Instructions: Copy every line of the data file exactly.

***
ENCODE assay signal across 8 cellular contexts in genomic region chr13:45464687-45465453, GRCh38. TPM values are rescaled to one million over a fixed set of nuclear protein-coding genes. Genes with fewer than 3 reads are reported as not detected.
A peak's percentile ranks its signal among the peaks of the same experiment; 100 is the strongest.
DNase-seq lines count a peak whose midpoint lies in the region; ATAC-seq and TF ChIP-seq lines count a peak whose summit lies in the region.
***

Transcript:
ENCODE assay signal across 8 cellular contexts in genomic region chr13:45464687-45465453, GRCh38. TPM values are rescaled to one million over a fixed set of nuclear protein-coding genes. Genes with fewer than 3 reads are reported as not detected.
A peak's percentile ranks its signal among the peaks of the same experiment; 100 is the strongest.
DNase-seq lines count a peak whose midpoint lies in the region; ATAC-seq and TF ChIP-seq lines count a peak whose summit lies in the region.